While there are plenty of uncertainties that surround the details of planning a meeting, there is one inevitable truth: your attendees want to eat. Baum and Whiteman, a food and restaurant consulting company, offers a glimpse of how those eating habits may change next year with its new report, “12 Hottest Food & Beverage Dining Trends In Restaurant & Hotels, 2014.”
Here’s a look at some of the key takeaways that could make a difference on your next menu.
SEE ALSO: These Chefs are Meeting the Challenge of Attendee Dietary Restrictions
The Changing Caesar Salad
Many diners appear to be adding one surprising ingredient to the common green accompaniment.
“The no-no of Caesar salads has become respectable,” the report from Baum & Whiteman declares. “People are ordering anchovies, especially Spanish salt-packed ones called bocquerones and even fresh ones.”
Behind the Bar
Drinking is getting more adventurous, too. When your attendees aren’t at your meeting, some of them may be sampling the latest trends in cocktail creation, which include sour beer, hard cider and vermouth-based beverages. More drinking destinations are embracing gin, too. In fact, one restaurant in Midtown Manhattan stocks 38 different types of gin.
Dressed-Up Standard Serving
Every meeting planner is all too familiar with chicken. While it is a more affordably-priced entree, chefs are getting more creative with their poultry offerings around the country. The result? Creativity costs extra.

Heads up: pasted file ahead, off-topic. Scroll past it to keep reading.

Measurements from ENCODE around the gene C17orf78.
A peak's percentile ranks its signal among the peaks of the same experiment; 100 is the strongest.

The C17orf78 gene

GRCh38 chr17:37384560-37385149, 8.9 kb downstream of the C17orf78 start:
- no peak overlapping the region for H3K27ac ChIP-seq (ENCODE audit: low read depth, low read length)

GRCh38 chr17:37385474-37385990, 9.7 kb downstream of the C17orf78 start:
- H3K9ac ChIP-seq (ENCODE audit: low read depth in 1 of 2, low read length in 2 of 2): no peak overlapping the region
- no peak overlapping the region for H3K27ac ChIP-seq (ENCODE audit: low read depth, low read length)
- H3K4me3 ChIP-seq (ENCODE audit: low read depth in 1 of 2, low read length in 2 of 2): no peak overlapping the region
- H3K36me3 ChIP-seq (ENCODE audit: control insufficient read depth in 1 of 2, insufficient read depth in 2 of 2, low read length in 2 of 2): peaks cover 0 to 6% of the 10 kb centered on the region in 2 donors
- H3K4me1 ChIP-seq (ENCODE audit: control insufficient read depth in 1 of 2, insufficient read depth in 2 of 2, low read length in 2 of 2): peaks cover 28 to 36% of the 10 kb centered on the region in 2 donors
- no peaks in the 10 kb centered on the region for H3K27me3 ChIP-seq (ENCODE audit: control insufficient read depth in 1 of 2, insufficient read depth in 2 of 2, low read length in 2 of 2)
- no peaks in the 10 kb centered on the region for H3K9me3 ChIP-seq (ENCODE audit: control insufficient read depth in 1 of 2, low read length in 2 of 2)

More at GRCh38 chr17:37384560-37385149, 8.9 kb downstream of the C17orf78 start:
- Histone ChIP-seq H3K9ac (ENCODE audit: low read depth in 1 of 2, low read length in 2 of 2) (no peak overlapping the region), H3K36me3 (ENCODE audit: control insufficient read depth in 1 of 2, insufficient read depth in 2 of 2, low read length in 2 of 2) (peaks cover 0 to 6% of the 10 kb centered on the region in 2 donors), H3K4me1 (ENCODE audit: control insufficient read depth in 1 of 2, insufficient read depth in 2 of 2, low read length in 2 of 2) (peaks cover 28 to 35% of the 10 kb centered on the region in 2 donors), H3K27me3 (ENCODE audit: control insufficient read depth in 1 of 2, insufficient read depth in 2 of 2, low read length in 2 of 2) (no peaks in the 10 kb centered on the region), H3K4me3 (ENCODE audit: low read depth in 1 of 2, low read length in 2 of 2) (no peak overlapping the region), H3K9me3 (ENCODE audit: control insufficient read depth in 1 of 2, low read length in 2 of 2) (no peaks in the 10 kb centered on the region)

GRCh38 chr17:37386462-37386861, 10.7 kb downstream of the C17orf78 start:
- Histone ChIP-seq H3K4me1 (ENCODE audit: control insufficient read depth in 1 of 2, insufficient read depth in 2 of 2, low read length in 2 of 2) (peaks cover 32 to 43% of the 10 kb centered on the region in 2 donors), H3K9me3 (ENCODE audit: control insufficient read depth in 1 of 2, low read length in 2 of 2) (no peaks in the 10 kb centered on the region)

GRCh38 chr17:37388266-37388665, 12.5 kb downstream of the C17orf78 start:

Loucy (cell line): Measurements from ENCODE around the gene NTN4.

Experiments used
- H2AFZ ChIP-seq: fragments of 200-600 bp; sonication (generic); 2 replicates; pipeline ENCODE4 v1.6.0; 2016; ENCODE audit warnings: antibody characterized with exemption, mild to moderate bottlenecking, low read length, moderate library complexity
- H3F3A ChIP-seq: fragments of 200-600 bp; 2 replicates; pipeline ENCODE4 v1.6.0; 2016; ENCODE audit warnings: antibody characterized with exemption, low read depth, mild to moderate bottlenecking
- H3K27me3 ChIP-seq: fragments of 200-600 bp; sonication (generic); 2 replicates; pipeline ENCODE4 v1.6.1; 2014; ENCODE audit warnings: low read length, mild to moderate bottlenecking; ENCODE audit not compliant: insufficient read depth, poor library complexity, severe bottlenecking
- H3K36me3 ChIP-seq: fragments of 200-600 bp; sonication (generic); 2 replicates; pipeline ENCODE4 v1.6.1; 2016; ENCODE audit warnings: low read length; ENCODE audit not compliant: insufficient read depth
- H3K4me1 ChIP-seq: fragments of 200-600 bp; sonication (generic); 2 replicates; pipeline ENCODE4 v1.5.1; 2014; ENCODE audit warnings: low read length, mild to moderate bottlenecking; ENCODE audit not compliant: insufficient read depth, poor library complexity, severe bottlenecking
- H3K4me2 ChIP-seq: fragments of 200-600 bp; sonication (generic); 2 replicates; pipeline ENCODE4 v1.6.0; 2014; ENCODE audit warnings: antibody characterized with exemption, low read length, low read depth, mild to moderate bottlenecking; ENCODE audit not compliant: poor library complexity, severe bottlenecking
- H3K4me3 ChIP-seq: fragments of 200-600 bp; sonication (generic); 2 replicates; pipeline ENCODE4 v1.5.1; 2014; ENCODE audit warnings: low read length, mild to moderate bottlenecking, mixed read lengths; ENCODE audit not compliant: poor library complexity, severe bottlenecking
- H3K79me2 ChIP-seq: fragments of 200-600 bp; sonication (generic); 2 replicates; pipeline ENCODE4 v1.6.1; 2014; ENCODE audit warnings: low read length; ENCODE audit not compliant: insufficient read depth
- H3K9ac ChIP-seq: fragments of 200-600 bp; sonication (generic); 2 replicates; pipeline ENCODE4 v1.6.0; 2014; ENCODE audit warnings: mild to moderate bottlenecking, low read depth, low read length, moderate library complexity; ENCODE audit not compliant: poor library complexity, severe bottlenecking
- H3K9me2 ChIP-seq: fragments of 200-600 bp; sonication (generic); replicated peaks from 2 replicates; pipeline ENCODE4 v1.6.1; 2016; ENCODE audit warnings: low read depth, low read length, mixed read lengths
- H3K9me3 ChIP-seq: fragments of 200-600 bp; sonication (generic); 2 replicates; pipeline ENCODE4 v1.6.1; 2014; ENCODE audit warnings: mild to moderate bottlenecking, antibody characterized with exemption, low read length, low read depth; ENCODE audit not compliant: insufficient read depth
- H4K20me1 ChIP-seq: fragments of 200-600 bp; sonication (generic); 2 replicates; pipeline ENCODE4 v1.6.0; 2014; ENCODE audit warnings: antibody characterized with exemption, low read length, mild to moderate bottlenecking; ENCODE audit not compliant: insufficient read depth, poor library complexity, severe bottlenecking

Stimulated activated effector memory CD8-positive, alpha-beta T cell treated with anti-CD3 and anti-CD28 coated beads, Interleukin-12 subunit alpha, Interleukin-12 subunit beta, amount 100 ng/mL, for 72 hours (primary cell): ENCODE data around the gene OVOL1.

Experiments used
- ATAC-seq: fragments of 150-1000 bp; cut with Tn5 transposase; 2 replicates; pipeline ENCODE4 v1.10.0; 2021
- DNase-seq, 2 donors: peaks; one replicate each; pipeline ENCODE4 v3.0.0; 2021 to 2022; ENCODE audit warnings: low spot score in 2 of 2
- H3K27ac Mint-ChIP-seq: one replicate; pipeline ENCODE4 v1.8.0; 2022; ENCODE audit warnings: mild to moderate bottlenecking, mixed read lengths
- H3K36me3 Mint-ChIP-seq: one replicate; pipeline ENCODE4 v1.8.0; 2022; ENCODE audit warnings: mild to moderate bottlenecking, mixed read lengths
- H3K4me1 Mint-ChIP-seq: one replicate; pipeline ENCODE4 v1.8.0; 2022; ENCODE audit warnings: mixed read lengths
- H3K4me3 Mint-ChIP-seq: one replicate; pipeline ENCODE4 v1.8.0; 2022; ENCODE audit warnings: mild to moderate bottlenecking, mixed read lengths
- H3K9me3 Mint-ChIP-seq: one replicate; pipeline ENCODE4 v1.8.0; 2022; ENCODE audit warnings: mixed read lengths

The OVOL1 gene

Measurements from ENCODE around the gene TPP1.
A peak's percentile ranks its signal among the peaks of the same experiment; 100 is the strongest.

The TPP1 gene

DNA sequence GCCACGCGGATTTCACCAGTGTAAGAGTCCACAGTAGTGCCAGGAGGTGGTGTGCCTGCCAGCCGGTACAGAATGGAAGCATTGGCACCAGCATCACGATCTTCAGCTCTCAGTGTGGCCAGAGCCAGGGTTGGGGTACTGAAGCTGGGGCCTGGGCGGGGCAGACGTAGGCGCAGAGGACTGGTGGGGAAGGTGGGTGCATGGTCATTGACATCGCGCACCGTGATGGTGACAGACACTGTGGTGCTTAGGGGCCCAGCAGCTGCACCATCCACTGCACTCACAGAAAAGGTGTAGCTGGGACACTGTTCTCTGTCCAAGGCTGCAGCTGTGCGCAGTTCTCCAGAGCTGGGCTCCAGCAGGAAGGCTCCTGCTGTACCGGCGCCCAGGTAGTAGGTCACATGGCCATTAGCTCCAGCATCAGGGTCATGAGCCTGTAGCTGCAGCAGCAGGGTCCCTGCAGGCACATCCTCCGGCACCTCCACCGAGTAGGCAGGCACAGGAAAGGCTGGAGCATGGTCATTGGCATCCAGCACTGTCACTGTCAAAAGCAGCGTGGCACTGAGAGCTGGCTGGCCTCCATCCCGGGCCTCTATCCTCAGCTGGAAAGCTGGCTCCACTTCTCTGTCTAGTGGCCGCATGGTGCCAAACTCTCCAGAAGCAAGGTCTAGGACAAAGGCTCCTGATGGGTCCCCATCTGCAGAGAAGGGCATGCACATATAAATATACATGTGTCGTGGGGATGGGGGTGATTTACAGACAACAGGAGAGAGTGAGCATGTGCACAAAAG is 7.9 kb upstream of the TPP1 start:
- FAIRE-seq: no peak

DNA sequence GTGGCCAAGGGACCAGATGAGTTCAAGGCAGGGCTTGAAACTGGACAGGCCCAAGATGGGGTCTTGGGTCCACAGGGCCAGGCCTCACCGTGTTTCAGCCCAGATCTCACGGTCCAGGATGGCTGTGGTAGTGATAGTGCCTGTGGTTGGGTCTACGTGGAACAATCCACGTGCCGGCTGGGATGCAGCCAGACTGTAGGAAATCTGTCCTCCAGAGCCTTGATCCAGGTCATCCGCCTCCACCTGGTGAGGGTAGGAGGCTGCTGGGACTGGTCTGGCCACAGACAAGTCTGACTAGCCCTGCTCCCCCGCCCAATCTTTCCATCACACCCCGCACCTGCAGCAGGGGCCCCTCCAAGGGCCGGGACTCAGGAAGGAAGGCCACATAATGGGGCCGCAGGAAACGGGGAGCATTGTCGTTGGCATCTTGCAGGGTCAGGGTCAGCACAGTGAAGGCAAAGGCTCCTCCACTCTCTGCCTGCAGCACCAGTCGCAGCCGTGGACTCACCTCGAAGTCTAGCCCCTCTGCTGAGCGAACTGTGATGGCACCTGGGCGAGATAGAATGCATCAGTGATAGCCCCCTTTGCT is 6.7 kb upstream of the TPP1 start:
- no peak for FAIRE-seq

“The humble bird is going haute,” the trend report states, calling attention to examples like a $79 roast chicken for two with foie gras at New York’s Nomad and another dish served with a side of dandelions and a quail egg.
While planners won’t be adding that kind of high-priced item to menus for thousands of attendees, the shift certainly shows that attendees may want something more than the typical garlic-marinated cut of chicken.
Butter and olive oil are old-school. As chefs look to enhance the pre-entree experience, they’re adding a wide range of extras such as whipped largo, whipped beet butter, jalapeno oil and smoked eggplant dip.
Planners are constrained by budgets and dietary restrictions, but there are plenty of opportunities to reinvent the traditional meal experience at your next meeting. Click here to download the full report from Baum & Whiteman for more insights into how chefs and restaurants are infusing breakfast, lunch and dinner with new flavors and new approaches to table service.